Better, Faster, Stronger - Why you should use a CDN
My crown is called content, a crown that seldom kings enjoyWilliam Shakespeare
If you're a regular visitor of the Leaping Gorilla site then you may have noticed some major improvements in speed over the last few days. That's because we've updated our site to use Amazon CloudFront - a Content Delivery Network (CDN).
What is a CDN?
A CDN acts as a middle man between your server and your users. A good CDN will take content from your servers and cache it in edge locations dispersed around the globe. These are located closer to your users so can serve the cached content faster than it would take for a full trip to your servers.
Lets take an example of retrieving a page from the Leaping Gorilla site without a CDN. Here's a typical trace route to get the home page:
TraceRoute to 126.96.36.199 [www.leapinggorilla.com] Hop (ms) (ms) (ms) IP Address Host name 1 0 0 0 188.8.131.52 xe-5-3-0.edge.dallas.level3 2 127 126 126 184.108.40.206 vlan70.csw2.dallas1.level3 3 129 129 129 220.127.116.11 ae-73-3.ebr3.dallas1.level3 4 129 130 129 18.104.22.168 ae-7-7.ebr3.atlanta2.level3 5 129 128 128 22.214.171.124 ae-2-2.ebr1.washingt.level3 6 129 130 130 126.96.36.199 ae-7-7.csw2.washingt.level3 7 131 129 129 188.8.131.52 ae-2-72.ebr2.washngt.level3 8 130 130 130 184.108.40.206 ae-41-41.ebr2.paris1.level3 9 130 130 130 220.127.116.11 ae-2-12.bar1.dublin3.level3 10 130 130 130 18.104.22.168 - 11 130 131 130 22.214.171.124 - 12 132 144 132 126.96.36.199 - 13 132 132 132 188.8.131.52 ec2-LGMACHINE.eu-west-1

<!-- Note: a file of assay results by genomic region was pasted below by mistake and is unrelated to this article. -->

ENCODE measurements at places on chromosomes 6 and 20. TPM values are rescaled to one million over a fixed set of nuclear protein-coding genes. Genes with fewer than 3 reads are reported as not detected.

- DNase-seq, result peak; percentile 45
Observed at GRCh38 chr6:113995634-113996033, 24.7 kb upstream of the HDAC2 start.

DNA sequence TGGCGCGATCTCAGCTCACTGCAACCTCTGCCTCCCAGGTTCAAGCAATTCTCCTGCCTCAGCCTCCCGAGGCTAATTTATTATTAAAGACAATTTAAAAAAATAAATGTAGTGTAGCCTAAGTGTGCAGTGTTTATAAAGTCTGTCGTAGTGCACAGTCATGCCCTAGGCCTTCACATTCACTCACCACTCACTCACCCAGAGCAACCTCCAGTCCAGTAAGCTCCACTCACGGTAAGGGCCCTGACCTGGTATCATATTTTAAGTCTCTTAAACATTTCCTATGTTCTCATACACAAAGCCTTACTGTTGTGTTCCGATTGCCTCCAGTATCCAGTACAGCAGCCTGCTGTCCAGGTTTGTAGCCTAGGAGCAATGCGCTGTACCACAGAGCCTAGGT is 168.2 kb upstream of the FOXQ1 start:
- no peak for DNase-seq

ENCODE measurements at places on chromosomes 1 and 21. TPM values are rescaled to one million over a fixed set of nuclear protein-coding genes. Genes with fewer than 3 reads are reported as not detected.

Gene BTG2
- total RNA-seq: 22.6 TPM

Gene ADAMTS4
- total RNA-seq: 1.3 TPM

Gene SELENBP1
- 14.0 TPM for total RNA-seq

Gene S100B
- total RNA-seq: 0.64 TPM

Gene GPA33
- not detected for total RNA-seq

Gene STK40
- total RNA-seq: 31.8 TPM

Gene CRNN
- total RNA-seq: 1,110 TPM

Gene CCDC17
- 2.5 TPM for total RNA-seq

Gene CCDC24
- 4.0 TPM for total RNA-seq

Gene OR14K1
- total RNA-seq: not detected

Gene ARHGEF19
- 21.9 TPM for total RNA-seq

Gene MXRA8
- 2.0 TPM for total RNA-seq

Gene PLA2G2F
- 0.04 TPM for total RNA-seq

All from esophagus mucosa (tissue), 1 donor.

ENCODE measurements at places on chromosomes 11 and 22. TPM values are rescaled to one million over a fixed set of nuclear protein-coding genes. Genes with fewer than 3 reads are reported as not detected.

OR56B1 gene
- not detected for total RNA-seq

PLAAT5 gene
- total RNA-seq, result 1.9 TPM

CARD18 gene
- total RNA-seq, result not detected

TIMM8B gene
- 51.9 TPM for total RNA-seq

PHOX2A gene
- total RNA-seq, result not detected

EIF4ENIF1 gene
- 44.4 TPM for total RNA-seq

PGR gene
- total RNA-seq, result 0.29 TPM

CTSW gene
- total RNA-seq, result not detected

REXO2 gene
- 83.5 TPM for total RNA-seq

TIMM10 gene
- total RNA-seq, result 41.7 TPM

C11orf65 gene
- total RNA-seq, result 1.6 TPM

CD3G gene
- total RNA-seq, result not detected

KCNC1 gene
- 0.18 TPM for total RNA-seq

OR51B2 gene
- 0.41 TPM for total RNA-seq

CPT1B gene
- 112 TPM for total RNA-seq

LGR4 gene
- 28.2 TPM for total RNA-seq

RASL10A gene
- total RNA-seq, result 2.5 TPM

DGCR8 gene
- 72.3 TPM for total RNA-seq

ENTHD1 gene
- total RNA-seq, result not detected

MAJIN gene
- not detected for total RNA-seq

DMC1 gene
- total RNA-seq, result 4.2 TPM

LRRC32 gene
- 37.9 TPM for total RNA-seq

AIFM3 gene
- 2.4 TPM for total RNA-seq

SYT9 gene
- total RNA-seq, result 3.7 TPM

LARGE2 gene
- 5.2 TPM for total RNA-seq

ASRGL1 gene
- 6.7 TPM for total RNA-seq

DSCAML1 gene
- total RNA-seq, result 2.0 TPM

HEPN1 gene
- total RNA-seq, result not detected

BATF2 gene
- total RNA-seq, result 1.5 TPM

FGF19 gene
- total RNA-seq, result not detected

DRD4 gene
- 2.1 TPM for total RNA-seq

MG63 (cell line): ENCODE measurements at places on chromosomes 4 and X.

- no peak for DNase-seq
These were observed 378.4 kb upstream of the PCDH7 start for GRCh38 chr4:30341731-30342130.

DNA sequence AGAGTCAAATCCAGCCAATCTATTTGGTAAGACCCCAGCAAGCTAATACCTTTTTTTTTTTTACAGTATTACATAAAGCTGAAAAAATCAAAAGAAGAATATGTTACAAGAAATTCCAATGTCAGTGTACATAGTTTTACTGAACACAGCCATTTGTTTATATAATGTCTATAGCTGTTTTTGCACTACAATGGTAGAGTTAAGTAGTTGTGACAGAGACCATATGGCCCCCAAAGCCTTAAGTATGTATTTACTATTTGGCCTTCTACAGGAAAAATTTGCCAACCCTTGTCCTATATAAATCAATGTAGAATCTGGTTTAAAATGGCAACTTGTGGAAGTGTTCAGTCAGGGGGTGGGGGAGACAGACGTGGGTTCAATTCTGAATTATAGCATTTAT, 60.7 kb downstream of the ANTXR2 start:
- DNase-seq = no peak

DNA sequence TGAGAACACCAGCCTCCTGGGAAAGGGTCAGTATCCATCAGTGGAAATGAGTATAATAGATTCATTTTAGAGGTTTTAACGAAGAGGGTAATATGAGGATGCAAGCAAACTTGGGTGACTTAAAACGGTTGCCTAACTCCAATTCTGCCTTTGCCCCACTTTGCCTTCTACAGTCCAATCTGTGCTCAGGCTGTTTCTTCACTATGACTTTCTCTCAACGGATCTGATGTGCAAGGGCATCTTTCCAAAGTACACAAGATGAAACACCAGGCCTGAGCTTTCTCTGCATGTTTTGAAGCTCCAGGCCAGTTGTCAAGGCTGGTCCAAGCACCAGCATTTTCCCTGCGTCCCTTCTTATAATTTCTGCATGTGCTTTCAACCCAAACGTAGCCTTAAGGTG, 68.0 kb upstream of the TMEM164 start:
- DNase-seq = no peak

CDN to the Rescue
By using a CDN we eliminate all of these lookups. We change our DNS records to point at the CDN CNAME. When a user requests the Leaping Gorilla site now they instead get redirected to the nearest edge server for the CDN. If the page that they requested has been cached this will be immediately served back - we wont even hit the server! If it hasn't been cached the edge location will use an optimised path to pull the page from your server and distribute it to the user.
How much of a difference can this make? Let's take a look at a traceroute for the Leaping Gorilla home page with a CDN enabled:
TraceRoute to 184.108.40.206 [www.leapinggorilla.com] Hop (ms) (ms) (ms) IP Address Host name 1 1 0 0 220.127.116.11 xe-5-3-0.edge3.dallas1.level3 2 0 0 0 18.104.22.168 ae-1-60.edge2.dallas1.level3 3 0 1 1 22.214.171.124 - 4 0 0 0 126.96.36.199 ae-0.amazon.dllstx09.us.ntt.net 5 0 0 0 188.8.131.52 server-54-230-120-44.cloudfront
We go from 15 hops to 5 and just look at the difference in latency! We're using our CDN's dedicated infrastructure for the lookup so it happens over blazing fast dedicated connections.
The benefits to Leaping Gorilla have been huge. We've gone from a very troubling load time of up to 6 seconds per page when accessing our EU servers from the USA to under 300ms. Also, whilst the content is served from the edge it means that it doesn't hit our server reducing load and enabling us to serve more requests with less infrastructure.
Nothing comes for free, so how much does it cost? So far - peanuts. We're looking at a monthly bill in the single digit dollar range. On tests with our clients we've been able to deliver a 10x improvement in page load from remote geographical areas whilst serving ~100GB of data/month for around $75. The kicker to this though? The edge locations reduced load on the main servers enough that we were able to thin out the server farm resulting in a net gain to the client.
I Want One!
If you are interested in setting up a CDN yourself then we would heartily recommend you use the CloudFront documentation as a starting point. If you would like our help to do this then feel free to contact us for a quote.